To obtain the AGBD map of France, we first resampled our FORMS-H height map at 30 m resolution by taking the mean height within each 30 m pixel. Then we used the Copernicus DLT map (Table 1) to estimate the dominant leaf type within each 30 m pixel and applied these power-laws allometries (Fig. 2a, b) accordingly to obtain an AGBD map (Mg ha−1) of France for 2020 at 30 m resolution (FORMS-B). We also produced a WVD map (FORMS-V) at 30 m resolution (m3 ha−1) by converting FORMS-B with the volume-to-biomass ratios detailed above.
3.3 Product validation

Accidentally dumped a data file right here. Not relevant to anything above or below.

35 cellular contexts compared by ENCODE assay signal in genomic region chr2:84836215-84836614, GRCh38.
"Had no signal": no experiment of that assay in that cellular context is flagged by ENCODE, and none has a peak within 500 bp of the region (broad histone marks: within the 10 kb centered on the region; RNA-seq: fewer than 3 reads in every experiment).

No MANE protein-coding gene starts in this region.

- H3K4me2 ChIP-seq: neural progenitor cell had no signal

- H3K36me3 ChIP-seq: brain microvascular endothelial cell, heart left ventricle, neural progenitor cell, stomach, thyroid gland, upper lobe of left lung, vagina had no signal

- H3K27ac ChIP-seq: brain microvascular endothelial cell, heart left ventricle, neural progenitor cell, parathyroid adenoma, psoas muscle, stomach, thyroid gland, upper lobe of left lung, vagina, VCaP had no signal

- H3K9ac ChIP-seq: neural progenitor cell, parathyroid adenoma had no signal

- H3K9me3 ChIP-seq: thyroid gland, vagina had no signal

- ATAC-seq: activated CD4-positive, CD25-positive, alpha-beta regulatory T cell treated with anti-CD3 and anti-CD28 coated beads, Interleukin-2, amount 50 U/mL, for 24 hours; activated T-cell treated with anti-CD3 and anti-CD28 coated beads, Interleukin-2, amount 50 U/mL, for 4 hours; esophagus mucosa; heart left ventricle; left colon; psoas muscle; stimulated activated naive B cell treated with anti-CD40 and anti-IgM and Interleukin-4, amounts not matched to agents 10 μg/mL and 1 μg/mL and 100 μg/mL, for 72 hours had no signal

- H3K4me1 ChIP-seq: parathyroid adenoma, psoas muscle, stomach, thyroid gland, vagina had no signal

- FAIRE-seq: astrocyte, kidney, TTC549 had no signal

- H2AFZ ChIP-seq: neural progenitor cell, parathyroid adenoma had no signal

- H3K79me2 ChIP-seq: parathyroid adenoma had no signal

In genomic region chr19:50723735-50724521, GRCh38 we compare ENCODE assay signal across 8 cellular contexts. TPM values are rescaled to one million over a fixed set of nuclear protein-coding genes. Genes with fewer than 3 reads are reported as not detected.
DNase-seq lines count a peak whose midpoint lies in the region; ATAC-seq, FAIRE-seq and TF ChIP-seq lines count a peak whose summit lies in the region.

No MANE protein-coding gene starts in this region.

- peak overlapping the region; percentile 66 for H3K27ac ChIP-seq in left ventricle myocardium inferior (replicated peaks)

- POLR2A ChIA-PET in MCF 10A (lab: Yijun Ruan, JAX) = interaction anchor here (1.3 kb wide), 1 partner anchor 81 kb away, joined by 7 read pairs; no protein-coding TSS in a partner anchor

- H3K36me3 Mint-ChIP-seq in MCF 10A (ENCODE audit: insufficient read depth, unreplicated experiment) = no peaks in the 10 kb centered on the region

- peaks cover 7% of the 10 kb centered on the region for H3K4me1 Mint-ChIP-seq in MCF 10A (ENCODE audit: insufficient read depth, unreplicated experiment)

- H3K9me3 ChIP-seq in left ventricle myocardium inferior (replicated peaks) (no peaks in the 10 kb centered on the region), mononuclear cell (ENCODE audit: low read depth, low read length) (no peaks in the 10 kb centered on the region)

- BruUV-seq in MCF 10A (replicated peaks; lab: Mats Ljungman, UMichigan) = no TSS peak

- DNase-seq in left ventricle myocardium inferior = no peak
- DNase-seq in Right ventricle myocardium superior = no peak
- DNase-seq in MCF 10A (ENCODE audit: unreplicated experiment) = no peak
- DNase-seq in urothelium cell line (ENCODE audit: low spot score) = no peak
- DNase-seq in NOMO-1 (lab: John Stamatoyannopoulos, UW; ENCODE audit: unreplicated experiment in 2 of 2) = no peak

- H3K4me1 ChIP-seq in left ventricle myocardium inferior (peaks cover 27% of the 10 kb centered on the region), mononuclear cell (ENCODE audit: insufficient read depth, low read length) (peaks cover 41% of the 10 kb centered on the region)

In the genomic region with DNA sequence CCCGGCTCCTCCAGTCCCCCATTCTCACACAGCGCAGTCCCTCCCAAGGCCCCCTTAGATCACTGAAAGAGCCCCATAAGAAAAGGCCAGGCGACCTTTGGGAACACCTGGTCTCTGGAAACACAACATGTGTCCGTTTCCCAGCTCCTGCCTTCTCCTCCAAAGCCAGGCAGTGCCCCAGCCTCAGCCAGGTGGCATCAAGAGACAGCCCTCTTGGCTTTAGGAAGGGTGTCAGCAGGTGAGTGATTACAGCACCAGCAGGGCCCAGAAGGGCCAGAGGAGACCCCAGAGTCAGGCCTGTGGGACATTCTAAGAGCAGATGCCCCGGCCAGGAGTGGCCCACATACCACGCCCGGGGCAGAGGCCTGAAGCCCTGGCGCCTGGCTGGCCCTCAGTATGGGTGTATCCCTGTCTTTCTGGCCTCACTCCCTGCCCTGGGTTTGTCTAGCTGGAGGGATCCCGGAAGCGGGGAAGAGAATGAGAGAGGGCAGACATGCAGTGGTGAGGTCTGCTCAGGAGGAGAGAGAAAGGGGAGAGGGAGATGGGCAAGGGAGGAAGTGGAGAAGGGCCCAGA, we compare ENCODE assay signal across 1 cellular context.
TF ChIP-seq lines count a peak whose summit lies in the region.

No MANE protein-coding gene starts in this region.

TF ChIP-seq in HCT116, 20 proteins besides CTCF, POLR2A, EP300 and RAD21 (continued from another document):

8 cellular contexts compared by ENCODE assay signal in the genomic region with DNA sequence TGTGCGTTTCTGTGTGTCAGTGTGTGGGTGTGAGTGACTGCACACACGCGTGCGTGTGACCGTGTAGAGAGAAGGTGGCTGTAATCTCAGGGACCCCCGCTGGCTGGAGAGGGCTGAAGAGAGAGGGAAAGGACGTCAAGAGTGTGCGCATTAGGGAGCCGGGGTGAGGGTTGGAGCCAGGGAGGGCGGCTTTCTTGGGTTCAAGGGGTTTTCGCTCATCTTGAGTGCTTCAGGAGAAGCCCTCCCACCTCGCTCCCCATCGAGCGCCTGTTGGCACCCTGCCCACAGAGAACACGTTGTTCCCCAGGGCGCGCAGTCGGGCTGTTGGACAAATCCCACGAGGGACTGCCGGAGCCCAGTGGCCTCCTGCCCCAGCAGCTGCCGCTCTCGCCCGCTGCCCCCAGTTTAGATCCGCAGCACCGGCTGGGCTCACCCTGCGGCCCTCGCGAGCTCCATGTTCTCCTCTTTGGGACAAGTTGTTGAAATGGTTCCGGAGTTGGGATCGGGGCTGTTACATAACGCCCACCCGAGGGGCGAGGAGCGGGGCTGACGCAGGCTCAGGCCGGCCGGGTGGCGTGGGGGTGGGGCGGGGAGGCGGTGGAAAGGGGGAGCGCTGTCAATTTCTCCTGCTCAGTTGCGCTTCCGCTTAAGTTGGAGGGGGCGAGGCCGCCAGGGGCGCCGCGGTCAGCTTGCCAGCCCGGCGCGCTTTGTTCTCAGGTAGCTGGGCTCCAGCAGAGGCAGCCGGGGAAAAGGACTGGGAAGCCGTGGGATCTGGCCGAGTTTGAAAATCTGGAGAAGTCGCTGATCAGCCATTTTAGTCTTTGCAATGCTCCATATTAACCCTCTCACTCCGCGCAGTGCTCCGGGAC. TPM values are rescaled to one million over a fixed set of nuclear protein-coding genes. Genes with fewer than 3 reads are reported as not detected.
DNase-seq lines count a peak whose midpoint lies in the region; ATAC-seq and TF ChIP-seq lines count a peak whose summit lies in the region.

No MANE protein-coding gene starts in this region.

To evaluate the accuracy of our 10 m resolution FORMS-H product, we compared it to four independent datasets: the 2 479 668 GEDI test footprints, the 5475 French NFI plots measured in 2020, and two ALS datasets (one large area of 2500 km2 and one set of 20 smaller areas of 1 km2 each) from an ongoing French lidar HD campaign that aims to cover the entire national territory within the next years (Table 1). GEDI test footprints were taken from the 589 test tiles (Fig. 1) and filtered with the Copernicus DLT map (Table 1) to remove non-forest data. We compared here the maximum FORMS-H value within the 30 m circular plot area to the dominant height variable provided in the NFI data. This height is computed from ∼ 7 representative trees and stands for the mean height of the 100 highest trees within a surface area of 1 ha. The ALS point-cloud data come from the French lidar HD measurement campaign (Table 1). The first ALS site is a large 2500 km2 area in the north of Paris with flat terrain (Fig. 3). The other 20 sites cover smaller areas (1 km2 each) and are distributed in different sites with more complex topography. We used ALS data point-cloud classification (See Table 1) to create a 50 cm resolution canopy height model that we resampled at 10 m by taking the 95th percentile of height and compared it to FORMS-H. Additionally, we conducted a comparative analysis with three height maps available globally or in Europe to assess the novelty of FORMS-H (Lang et al., 2023; Liu et al., 2023; Potapov et al., 2021). These maps will be referred to as “Lang”, “Liu”, and “Potapov”, respectively, in the following.